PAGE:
Go Mahan's Astonished Heart
GO MAHAN, a truly unique performer, is reviewed by Barbara & Scott Siegel.
Go Mahan is a tall, thin man with a shaved head. He wears deep crimson lipstick and matching nail polish. For this engagement at Judy's (through May 26), he has switched from his unisex dress to a tuxedo that looks like it came out of the wardrobe department of Cabaret. Suffice it to say, you shouldn't expect an evening of Irving Berlin songs from this fellow; astonishment is on the menu at Judy*s when Mahan performs there. Appropriately, his new show is called Astonished Heart.
There is no value judgement in the word "astonishment." You may be surprised by Mahan and find yourself moved and entertained--or you may be surprised and find yourself bolting for the door. If his entire show were at the level of his poetry and the first two, dreary numbers written by his brother, Mickie Mahan, we'd be leading the retreat. Having seen Mahan perform previously, however, we know what he's capable of, so we hung in there to see if the entertainment tide would turn. Happily, it did.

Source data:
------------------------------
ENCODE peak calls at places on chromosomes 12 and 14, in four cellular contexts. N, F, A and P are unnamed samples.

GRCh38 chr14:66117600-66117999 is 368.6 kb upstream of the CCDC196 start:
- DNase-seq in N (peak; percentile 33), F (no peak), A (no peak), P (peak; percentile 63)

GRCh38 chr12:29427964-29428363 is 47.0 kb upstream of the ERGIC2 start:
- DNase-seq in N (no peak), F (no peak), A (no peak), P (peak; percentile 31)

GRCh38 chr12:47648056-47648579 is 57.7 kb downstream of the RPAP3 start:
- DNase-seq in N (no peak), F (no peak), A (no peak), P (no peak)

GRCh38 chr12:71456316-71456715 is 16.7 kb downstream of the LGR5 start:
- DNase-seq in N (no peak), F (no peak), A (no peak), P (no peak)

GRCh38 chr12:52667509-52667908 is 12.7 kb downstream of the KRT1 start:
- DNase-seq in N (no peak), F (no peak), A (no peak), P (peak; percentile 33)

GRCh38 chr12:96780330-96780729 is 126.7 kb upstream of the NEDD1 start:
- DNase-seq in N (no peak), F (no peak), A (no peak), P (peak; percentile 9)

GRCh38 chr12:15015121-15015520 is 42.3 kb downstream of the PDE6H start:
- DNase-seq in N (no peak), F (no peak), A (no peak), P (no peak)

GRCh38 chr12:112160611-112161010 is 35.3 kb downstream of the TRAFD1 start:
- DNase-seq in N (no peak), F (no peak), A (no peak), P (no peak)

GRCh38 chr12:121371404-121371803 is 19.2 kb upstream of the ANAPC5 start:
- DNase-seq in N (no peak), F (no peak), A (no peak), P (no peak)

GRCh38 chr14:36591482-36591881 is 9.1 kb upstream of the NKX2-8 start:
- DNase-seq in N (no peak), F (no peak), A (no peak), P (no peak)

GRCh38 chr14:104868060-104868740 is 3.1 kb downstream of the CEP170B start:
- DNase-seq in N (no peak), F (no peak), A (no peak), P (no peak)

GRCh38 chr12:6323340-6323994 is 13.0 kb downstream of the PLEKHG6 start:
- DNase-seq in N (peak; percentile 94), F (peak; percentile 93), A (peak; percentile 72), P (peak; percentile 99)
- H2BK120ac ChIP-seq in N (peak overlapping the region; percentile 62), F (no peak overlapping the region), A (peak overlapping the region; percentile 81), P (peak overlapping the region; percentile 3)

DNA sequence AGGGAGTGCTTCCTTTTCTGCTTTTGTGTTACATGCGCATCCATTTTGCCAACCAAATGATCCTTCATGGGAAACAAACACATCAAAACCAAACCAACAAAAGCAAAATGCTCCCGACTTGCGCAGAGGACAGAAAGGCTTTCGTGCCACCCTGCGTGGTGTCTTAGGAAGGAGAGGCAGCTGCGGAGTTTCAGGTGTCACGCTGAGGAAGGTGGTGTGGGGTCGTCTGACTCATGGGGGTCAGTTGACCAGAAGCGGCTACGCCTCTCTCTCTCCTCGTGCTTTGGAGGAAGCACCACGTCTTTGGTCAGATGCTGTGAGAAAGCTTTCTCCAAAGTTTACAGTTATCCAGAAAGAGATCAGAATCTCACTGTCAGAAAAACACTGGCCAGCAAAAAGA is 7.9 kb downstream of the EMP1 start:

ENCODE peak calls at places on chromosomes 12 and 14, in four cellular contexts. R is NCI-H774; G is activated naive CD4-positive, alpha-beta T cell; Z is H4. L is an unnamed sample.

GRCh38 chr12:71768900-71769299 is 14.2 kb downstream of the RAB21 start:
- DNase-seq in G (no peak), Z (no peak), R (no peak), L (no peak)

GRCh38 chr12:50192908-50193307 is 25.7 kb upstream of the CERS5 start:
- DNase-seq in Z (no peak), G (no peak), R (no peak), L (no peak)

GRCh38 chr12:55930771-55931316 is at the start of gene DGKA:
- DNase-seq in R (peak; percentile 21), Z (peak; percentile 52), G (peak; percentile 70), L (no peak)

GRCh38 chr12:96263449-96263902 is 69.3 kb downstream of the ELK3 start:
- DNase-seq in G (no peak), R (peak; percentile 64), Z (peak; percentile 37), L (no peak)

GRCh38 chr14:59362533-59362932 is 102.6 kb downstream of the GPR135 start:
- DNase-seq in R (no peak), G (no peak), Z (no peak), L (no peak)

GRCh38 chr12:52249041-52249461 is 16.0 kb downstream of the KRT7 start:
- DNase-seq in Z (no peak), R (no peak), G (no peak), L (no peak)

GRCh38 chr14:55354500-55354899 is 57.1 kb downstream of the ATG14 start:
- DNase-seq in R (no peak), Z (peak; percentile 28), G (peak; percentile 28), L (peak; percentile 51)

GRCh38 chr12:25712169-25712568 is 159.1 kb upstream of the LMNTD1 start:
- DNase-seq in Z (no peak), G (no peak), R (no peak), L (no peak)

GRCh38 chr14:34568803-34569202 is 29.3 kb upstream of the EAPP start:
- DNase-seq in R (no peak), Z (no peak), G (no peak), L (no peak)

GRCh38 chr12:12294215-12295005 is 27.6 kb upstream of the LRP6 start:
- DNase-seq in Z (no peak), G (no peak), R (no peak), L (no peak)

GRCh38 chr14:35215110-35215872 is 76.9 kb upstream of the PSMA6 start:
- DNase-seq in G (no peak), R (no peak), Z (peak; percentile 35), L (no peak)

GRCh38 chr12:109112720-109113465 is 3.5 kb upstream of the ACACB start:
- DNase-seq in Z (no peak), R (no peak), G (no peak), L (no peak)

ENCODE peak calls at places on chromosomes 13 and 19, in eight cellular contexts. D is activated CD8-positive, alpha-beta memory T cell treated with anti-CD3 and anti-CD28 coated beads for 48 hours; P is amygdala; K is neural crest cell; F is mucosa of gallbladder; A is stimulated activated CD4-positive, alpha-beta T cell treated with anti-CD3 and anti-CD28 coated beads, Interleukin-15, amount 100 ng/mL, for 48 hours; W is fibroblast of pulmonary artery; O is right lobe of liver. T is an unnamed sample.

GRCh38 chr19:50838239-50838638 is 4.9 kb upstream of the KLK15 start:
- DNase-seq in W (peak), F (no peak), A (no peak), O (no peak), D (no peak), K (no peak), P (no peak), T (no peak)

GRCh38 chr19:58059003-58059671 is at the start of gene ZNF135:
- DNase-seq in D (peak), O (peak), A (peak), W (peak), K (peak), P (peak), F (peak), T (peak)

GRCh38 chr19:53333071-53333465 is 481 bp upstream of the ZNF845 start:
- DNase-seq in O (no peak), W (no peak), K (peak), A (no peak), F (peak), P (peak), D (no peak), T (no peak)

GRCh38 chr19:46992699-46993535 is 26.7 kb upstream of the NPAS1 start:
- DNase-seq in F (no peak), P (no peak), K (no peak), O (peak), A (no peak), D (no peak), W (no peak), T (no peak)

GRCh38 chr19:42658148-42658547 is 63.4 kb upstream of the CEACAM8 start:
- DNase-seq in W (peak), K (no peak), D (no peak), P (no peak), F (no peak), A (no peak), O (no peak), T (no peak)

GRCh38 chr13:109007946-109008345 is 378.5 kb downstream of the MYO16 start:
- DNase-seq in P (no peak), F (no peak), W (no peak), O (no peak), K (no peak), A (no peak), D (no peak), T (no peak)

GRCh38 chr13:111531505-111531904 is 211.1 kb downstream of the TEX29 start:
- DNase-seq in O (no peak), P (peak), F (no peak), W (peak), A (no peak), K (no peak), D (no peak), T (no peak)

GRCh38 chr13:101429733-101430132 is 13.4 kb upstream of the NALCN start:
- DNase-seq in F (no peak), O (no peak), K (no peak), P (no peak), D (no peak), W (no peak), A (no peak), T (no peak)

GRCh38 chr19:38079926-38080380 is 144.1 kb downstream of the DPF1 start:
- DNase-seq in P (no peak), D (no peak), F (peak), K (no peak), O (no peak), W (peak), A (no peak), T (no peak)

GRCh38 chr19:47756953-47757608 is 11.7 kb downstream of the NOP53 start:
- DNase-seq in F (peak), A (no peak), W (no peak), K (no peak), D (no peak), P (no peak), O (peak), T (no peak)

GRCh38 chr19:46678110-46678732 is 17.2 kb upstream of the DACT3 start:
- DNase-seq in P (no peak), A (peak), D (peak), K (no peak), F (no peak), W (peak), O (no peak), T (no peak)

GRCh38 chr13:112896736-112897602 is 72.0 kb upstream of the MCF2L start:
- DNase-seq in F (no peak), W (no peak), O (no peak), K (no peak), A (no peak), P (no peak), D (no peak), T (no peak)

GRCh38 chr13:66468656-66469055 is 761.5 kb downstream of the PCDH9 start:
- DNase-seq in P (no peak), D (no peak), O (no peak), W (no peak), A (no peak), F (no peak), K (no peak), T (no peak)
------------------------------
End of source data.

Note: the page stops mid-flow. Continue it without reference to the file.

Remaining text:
What Go Mahan does best is to take a song that can withstand the full emotional blowout treatment and then, as both singer and actor, put the pedal to the metal. He performs the Jacques Brel/Eric Blau classic "Carousel" like a man on fire, building from a small spark to a five-alarm emotional blaze. He only runs into problems when he chooses songs that aren't built for his kind of heat. For instance, he sings the John Denver favorite "Sunshine on My Shoulders" with more intensity than the song can bear. This is not to say he can't put over a quiet, sensitive song; he'll break your heart with Tom Waits' "I Don't Wanna Grow Up." Our point is that this performer's unique personality and style are such that not every song is going to sound right coming from between those deep red lips.
Where Go Mahan truly astonishes is in "drama queen" numbers like "One More Ride on the Merry-Go-Round" (by Neil Sedaka/H.Greenfield) and his coupled performance of "Sons Of" and "Jackie" by Jacques Brel and Gerard Jouannest (English lyrics by M. Shuman and Eric Blau). He tears into songs like these with the kind of ferocity seldom seen on a cabaret stage. Even in this highly theatrical mode, we should add, he doesn't hit the mark every time; Mahan gives a terribly long buildup to Leonard Cohen's "Joan of Arc," providing something closer to a history lesson than a spot of introductory patter. And the song isn't worthy of all the time he spends introducing it.